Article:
Along the Gulf Coast

Mississippi’s Gulf Coast is 62-miles long with three unique counties and twelve distinctive communities strung along its length, replicating pearls on a string.

By Renée S. Gordon

History Travel Writer


Diversity, brought about by continuous waves of migration, permeates the “Secret Coast,” and is infused into the culture, ethnicity, cuisine and attractions. The Mississippi Gulf Coast region is recognized as so culturally important that it has been designated a National Heritage Area as selected based on its cultural significance to the United States.

Robert Cavelier, Sieur de La Salle sailed into the Gulf of Mexico in April 1682. Despite the fact that Native Americans had populated the Gulf Coast for greater than 10,000 years, he deemed the region French territory. Seventeen years later, in 1699, French-Canadian Pierre Le Moyne d’Iberville led a group into the area for King Louis XIV. They began construction on Fort Maurepas shortly thereafter and the colony was named Biloxi after a local native tribe. Iberville left a total of 86 men to guard the fort when he returned to France.

The French ruled from 1699 until 1763 when the British took command. They ceded the land to Spain in 1781 and the territory was known as Spanish West Florida until the people demanded independence from Spain. They were independent for 45-days. Americans entered the region in large numbers after the 1803 Louisiana Purchase and Mississippi joined the Union as the 20th state in 1817.

Biloxi Visitor Center is a perfect place to begin your visit. An on-site museum provides an area overview as well as information, maps and guides. Directly across Beach Boulevard stands the iconic 1848 Biloxi Lighthouse. The restored lighthouse is 64-ft. tall and offers public tours.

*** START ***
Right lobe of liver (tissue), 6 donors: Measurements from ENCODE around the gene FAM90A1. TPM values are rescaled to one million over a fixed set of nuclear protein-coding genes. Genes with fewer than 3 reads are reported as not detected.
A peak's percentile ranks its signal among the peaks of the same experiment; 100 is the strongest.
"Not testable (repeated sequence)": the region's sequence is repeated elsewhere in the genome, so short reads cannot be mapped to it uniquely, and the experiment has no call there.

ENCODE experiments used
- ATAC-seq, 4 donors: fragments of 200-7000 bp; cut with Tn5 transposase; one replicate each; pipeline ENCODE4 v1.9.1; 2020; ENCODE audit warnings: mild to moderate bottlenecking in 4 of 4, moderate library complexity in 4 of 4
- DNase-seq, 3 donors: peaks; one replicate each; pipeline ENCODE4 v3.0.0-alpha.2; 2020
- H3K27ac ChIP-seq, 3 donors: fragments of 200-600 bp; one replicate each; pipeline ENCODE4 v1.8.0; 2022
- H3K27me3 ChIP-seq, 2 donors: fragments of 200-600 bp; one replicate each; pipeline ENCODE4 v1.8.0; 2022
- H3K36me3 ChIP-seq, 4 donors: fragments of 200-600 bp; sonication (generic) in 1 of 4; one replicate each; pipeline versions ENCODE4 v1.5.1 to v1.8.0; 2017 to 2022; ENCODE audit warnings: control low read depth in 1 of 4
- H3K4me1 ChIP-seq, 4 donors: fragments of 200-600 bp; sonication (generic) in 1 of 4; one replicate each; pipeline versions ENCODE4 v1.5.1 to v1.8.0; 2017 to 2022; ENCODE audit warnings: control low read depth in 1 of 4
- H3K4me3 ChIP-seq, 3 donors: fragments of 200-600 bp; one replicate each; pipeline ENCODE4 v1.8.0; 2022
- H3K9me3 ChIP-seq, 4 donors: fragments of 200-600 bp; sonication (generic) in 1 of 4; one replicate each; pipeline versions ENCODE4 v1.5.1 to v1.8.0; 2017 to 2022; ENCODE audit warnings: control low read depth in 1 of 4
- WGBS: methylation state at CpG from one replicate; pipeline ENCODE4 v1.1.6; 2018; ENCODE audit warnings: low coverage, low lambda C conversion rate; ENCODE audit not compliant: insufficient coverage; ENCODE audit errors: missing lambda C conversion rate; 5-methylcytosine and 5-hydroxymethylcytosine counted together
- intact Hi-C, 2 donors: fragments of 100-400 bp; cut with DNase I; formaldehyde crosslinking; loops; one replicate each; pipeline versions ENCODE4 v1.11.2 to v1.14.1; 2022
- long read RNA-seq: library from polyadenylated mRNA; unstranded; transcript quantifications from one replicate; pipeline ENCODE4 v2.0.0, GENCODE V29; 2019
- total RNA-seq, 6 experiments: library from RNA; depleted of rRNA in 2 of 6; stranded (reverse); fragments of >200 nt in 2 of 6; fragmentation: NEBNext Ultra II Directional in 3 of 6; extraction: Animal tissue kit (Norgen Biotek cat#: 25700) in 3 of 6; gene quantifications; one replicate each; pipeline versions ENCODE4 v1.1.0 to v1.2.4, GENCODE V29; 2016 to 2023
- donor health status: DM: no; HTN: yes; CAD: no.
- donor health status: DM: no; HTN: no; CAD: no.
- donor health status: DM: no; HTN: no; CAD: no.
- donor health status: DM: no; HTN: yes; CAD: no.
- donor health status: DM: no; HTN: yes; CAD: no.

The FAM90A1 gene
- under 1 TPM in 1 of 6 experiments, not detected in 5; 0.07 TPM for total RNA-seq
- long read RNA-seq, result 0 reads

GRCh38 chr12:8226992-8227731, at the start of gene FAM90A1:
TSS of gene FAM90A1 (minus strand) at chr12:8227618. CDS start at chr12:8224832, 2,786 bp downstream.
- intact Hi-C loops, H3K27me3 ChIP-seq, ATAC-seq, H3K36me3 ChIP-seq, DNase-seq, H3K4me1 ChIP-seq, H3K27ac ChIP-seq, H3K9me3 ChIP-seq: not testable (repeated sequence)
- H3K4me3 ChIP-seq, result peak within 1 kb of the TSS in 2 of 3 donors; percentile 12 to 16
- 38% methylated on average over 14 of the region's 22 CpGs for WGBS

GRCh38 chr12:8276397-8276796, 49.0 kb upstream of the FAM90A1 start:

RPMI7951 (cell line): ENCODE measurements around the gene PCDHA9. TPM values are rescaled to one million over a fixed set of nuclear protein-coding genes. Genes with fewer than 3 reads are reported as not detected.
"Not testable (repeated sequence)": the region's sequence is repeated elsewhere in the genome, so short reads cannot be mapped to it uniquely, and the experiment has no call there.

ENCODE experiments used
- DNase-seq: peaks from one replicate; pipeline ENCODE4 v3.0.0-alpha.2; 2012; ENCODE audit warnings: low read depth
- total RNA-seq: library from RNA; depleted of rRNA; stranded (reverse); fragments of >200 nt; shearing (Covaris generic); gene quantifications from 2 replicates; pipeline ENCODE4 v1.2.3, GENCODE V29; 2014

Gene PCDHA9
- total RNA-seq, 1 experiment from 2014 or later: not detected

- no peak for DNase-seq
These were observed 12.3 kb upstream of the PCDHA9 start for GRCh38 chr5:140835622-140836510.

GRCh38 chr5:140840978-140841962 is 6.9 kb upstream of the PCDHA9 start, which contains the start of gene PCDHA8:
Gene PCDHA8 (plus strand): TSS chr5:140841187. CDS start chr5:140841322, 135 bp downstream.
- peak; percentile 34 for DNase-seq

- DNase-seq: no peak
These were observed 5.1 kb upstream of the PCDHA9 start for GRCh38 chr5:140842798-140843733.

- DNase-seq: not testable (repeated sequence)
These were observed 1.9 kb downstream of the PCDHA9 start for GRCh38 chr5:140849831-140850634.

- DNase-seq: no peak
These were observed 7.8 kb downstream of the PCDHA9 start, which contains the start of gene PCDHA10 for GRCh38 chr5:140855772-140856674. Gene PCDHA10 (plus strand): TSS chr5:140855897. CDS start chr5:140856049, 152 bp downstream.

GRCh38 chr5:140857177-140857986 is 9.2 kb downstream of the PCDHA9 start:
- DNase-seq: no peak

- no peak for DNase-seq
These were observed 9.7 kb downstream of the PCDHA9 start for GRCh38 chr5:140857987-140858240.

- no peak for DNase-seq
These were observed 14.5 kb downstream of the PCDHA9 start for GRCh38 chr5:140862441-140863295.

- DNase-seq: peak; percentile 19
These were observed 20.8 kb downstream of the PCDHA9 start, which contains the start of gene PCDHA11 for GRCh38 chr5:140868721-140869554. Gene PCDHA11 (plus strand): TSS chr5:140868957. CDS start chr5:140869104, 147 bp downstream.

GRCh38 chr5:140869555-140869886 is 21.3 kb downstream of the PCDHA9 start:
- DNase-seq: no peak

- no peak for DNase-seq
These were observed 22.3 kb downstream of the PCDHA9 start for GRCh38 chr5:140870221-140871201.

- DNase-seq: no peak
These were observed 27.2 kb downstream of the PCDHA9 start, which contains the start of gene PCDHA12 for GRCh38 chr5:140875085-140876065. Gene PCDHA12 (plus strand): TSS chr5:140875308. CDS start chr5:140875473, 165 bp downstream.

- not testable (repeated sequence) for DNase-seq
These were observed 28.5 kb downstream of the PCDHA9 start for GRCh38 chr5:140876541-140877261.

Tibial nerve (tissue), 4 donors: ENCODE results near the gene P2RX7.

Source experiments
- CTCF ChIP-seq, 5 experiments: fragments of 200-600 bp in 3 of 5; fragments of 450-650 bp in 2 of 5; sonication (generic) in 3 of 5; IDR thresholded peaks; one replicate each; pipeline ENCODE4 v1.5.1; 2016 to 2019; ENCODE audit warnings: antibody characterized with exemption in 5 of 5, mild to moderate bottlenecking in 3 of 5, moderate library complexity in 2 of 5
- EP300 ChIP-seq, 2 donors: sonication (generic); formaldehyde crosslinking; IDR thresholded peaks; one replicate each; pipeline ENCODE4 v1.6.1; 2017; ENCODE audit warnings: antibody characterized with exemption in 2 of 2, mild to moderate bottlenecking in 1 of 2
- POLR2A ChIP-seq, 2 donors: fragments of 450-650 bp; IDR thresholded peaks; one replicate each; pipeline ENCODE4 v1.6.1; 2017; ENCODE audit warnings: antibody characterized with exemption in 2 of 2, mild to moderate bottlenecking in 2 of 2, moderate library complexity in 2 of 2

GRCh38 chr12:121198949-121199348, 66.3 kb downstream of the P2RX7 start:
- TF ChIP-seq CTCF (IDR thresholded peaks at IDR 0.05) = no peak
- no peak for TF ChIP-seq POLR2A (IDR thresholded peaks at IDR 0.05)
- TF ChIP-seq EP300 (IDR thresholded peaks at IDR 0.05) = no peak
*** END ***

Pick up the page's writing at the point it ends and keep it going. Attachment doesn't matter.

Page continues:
Near the lighthouse are markers commemorating the Wade-Ins, a series of Civil Rights protests, against the fact that a black person could not use public beaches created using federal funds. In April 1960 a protest resulted in violence. Medgar Evers was sent by the NAACP to investigate and lawsuits were filed. The beaches were not desegregated until 1968.

Outside view of the LaPointe Krebs HouseThe 1757 La Pointe-Krebs House is the oldest extant house on the Gulf Coast. It was originally known as Spanish Fort. The single story, 3-room, tabby house, is located in Pascagoula. The on-site museum relates the history of the area with an emphasis on the diversity that existed even then. Joseph Simon La Pointe, a Canadian, was the original owner and a cattle breeder. He shifted into an indigo plantation initially enslaving indigenous people. He later engaged in the slave trade and used Africans as his enslaved workforce.

Some of the first Native Americans Europeans encountered were fishing in a canoe. Area natives sustained themselves on the abundant seafood. As Europeans moved into the region they developed maritime trades into reliable food sources and lucrative businesses and by the early 19th-century Biloxi had become the “Seafood Capitol of the World.”